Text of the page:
Bitcoin mining average income
There’s a gold rush going on these days, or a Bitcoin rush, at least. Driven by the recent swings in the value of a Bitcoin, more and more people are learning about and becoming interested in the currency. While they could just buy Bitcoins at the current market rate, others are looking to try their luck at mining Bitcoins. And like prospectors who traveled west during the Gold Rush of the 19th century, many Bitcoin miners will find that they spend more on chasing the Bitcoin dream than they’ll ever hope to win back.
As explained here, Bitcoins are “mined” by unlocking blocks of data that “produce a particular pattern when the Bitcoin ‘hash’ algorithm is applied to the data.” It seems simple enough, but the cost of Bitcoin mining is greater than one might expect. The more Bitcoins are mined, the more difficult it becomes to find the next block. Unless the miner is using the latest specially-designed mining rigs, the computers used often sport high-end graphics cards (since the GPUs are more efficient than CPUs for mining application). And running those computers requires a lot of power.
Blockchain.info, which tracks Bitcoin-related data, estimates that miners are using 1, 005.59 megawatt hours of electrical consumption each day in their pursuit of new blocks of Bitcoins. That ends up costing about $150, 000 in power costs each day to mine the currency. [Hat tip to Bloomberg for reporting on the data.]
That may sound like a lot, but miners on average are making money. According to Blockchain, miners are generating $470, 000 in Bitcoin-related revenue per day. In fact, due to the recent interest in the virtual currency and its popularity, operating margins for Bitcoin miners are close to record highs.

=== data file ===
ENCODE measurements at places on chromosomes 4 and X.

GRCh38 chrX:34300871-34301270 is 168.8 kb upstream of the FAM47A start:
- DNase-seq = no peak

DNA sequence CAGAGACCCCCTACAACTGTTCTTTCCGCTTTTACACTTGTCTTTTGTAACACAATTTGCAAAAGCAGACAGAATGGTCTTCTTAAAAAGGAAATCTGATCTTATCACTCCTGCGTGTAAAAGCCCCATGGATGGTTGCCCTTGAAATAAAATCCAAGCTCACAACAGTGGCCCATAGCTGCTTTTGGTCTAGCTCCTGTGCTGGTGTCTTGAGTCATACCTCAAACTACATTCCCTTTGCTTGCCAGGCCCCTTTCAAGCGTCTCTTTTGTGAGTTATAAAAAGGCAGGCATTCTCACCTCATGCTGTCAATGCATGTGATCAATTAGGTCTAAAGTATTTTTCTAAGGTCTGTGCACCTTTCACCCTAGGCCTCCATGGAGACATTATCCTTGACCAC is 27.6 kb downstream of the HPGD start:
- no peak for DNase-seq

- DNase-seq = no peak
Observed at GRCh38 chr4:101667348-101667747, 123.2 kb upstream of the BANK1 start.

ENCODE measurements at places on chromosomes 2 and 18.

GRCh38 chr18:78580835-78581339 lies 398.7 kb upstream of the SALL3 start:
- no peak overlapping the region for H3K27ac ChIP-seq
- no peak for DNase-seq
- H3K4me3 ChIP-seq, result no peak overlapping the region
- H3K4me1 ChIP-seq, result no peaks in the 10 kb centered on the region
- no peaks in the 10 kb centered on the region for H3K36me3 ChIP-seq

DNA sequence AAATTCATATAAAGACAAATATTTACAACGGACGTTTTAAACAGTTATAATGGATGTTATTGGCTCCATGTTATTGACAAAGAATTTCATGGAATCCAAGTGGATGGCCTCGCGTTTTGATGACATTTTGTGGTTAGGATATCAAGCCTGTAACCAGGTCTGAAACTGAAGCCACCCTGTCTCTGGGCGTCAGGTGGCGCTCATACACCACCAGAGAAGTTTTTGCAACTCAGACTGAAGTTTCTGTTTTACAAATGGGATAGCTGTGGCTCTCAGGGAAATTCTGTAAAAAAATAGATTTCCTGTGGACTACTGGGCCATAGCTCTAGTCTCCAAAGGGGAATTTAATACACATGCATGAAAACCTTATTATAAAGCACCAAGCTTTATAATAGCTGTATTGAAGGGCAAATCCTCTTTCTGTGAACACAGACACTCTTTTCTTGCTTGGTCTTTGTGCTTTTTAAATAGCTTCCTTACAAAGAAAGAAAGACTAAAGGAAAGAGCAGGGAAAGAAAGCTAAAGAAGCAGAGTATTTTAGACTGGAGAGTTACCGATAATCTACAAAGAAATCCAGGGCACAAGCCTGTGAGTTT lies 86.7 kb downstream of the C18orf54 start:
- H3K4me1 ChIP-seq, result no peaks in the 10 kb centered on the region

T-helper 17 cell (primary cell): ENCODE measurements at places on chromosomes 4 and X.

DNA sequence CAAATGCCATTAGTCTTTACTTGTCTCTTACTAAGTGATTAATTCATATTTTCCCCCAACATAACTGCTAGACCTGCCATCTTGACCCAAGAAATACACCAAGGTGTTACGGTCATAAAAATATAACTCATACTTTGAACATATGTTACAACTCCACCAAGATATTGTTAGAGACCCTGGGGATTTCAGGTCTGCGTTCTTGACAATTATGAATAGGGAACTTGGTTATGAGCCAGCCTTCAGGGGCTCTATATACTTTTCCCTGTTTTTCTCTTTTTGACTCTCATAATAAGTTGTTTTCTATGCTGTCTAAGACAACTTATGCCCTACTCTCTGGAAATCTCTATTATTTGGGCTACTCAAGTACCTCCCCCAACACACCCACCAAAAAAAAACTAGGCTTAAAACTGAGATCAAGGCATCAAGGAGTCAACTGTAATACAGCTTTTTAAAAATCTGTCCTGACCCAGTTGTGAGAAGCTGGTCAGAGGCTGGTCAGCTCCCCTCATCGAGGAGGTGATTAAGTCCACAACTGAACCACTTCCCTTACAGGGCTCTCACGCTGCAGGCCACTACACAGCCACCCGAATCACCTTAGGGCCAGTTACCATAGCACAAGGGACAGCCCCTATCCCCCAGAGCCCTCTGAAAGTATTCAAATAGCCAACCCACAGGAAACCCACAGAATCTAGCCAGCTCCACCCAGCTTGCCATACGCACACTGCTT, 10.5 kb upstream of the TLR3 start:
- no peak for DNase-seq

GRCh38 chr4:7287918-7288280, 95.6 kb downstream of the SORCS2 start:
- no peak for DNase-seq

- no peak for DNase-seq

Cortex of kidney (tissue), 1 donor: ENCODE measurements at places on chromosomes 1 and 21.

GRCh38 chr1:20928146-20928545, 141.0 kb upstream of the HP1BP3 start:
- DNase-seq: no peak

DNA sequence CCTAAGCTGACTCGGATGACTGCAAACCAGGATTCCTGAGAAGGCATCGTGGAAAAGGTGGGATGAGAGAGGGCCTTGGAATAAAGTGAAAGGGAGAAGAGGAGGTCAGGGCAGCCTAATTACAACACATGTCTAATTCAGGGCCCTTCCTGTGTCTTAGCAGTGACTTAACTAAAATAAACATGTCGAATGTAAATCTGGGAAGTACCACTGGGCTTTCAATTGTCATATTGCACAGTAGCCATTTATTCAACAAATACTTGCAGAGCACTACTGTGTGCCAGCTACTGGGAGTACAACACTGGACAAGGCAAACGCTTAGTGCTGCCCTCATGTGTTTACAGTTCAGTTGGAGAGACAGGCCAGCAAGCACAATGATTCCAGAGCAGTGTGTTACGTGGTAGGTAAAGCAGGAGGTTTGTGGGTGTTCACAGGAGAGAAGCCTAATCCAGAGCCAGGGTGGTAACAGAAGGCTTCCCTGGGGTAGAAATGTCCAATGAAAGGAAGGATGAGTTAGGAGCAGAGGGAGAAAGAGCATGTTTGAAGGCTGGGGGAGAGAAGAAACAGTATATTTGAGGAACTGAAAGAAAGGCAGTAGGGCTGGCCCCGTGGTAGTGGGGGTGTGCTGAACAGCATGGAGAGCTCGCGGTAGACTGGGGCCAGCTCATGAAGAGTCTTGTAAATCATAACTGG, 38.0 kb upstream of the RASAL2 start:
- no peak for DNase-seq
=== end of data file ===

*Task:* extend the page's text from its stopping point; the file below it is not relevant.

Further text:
While it might be easy to look at those numbers and think it’s NBD to just like, extract value out of thin air, Bitcoin mining isn’t as lucrative as it seems. Regular users hoping to use their regular computers to mine shouldn’t expect to just start making money by setting aside a few compute cycles to dig up Bitcoins. That’s generally reserved for special mining computers that do nothing BUT mine for Bitcoins using custom encryption processors.
As Biggs points out in his article, “While you could simply set a machine aside and have it run the algorithms endlessly, the energy cost and equipment deprecation will eventually cost more than the actual Bitcoins are worth.” That’s been confirmed by my colleague Matt Burns, who wrote in our internal message board that “after mining for a few days, the energy required to run my computer at full tilt was far greater than the Bitcoins I mined.”
Even if you do choose to pool your resources to mine, it’s a fairly complicated process, even for tech-savvy users. Check out the aforementioned article by Biggs for how he connected his home PCs into a Bitcoin-mining pool.
The alternative is to just buy specialty hardware designed to do nothing but mine for Bitcoins. Like any other investment, the return isn’t assured, and likely will be based on how Bitcoin market takes shape as time goes on. But right now, as with most gold rushes throughout history, it’s those who are supplying the miners that are finding the real riches.